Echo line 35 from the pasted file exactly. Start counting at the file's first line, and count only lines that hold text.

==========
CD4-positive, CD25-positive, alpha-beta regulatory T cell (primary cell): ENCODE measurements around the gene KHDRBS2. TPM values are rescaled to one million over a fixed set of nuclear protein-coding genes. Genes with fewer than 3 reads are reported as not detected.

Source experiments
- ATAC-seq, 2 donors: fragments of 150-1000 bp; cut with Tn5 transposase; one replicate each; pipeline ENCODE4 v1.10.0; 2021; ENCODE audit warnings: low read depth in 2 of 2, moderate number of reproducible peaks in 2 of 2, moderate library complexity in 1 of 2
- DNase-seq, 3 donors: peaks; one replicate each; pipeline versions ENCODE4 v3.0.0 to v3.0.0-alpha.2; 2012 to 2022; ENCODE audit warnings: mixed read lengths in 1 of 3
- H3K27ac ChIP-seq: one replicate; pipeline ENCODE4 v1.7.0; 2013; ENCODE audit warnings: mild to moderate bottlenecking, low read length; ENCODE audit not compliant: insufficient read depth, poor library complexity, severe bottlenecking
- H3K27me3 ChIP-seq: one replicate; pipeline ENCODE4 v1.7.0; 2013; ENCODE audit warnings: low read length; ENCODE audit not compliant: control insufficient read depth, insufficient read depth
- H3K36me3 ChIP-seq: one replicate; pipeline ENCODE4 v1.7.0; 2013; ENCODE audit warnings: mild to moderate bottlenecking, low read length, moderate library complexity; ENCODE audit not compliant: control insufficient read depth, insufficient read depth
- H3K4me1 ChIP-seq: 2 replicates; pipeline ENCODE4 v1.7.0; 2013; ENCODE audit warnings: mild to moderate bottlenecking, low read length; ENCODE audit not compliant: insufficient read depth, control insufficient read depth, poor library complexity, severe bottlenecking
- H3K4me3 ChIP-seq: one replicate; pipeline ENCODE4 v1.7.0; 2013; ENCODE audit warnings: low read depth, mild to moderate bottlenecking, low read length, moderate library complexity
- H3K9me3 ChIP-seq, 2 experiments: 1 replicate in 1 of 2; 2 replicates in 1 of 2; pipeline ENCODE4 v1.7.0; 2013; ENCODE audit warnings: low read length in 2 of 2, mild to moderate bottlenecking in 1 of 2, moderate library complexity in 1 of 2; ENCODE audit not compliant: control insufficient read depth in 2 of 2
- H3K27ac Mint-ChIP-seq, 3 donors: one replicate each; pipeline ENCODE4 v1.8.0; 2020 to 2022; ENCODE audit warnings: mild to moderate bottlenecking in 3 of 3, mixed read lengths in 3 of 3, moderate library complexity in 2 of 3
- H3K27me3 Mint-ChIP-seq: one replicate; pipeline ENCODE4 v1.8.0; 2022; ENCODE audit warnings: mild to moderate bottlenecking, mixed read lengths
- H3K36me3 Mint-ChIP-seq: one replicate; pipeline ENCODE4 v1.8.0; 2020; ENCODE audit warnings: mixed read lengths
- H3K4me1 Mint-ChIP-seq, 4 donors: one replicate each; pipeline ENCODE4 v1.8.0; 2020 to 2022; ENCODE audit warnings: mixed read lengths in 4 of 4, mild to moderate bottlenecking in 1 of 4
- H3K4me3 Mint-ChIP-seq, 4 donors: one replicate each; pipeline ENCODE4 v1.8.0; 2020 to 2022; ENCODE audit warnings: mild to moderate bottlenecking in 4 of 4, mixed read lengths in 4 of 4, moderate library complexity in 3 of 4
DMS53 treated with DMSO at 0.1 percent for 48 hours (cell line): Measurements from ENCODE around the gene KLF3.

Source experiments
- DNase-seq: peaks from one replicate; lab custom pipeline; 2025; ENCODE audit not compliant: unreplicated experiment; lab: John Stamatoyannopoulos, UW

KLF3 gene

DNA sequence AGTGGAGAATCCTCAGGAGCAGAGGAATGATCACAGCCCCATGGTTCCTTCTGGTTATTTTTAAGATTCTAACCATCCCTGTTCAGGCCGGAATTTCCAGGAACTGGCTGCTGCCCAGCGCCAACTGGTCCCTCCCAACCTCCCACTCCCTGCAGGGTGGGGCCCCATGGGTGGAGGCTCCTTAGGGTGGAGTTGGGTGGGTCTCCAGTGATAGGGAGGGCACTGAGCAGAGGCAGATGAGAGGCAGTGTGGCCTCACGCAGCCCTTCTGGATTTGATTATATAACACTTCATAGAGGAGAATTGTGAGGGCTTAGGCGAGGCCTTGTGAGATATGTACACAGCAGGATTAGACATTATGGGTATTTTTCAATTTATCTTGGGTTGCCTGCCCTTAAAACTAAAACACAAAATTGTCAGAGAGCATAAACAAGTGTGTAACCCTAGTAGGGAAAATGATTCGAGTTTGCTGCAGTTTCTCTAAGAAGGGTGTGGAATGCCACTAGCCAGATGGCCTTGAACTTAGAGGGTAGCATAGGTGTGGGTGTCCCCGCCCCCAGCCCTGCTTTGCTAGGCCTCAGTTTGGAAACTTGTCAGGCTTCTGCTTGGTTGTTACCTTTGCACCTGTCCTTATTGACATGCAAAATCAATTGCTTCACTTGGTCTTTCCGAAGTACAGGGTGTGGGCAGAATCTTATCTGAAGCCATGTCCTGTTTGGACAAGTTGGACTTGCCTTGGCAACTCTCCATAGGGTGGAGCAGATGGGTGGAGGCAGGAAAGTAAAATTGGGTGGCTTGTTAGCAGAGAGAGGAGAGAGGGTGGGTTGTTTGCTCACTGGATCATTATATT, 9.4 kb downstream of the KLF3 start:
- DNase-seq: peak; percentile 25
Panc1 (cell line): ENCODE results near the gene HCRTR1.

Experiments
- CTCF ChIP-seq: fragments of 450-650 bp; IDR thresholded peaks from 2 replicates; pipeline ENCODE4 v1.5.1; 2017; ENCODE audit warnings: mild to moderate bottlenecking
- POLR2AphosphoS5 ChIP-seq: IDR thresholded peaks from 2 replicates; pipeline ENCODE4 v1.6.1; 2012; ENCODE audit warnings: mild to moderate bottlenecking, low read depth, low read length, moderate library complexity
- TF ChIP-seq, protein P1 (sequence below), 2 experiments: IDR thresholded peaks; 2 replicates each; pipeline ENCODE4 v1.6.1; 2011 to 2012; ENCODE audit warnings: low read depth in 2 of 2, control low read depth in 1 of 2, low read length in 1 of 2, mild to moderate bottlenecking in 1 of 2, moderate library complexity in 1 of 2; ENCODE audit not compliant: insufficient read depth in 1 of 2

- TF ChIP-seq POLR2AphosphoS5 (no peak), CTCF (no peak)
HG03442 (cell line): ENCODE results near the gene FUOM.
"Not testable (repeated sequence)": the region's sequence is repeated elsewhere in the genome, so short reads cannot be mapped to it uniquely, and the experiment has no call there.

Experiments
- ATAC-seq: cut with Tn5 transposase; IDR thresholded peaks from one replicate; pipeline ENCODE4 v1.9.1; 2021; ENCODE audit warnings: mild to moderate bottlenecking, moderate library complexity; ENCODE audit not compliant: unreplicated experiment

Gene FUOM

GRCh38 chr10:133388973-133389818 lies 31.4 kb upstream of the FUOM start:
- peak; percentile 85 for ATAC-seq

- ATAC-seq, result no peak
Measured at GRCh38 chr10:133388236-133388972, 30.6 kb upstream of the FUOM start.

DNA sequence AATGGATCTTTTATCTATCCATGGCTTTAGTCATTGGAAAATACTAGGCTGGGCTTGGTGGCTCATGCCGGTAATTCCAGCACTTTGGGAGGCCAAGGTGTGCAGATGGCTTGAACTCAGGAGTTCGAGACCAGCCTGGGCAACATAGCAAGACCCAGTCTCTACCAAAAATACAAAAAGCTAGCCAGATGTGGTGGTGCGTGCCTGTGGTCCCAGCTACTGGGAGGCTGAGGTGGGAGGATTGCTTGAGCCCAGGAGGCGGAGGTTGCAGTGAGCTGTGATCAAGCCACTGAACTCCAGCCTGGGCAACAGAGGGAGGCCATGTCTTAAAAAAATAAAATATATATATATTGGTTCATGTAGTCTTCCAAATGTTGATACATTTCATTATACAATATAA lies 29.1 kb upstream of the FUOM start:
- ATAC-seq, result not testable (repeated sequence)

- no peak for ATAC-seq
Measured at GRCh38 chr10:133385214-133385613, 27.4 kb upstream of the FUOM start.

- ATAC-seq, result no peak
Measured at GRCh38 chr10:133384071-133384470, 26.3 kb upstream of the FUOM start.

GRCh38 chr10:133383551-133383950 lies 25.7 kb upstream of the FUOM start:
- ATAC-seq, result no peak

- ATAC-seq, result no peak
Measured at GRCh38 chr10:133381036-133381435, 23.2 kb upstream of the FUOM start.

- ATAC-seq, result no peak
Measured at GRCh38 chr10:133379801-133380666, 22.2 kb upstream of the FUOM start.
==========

- ATAC-seq, result no peak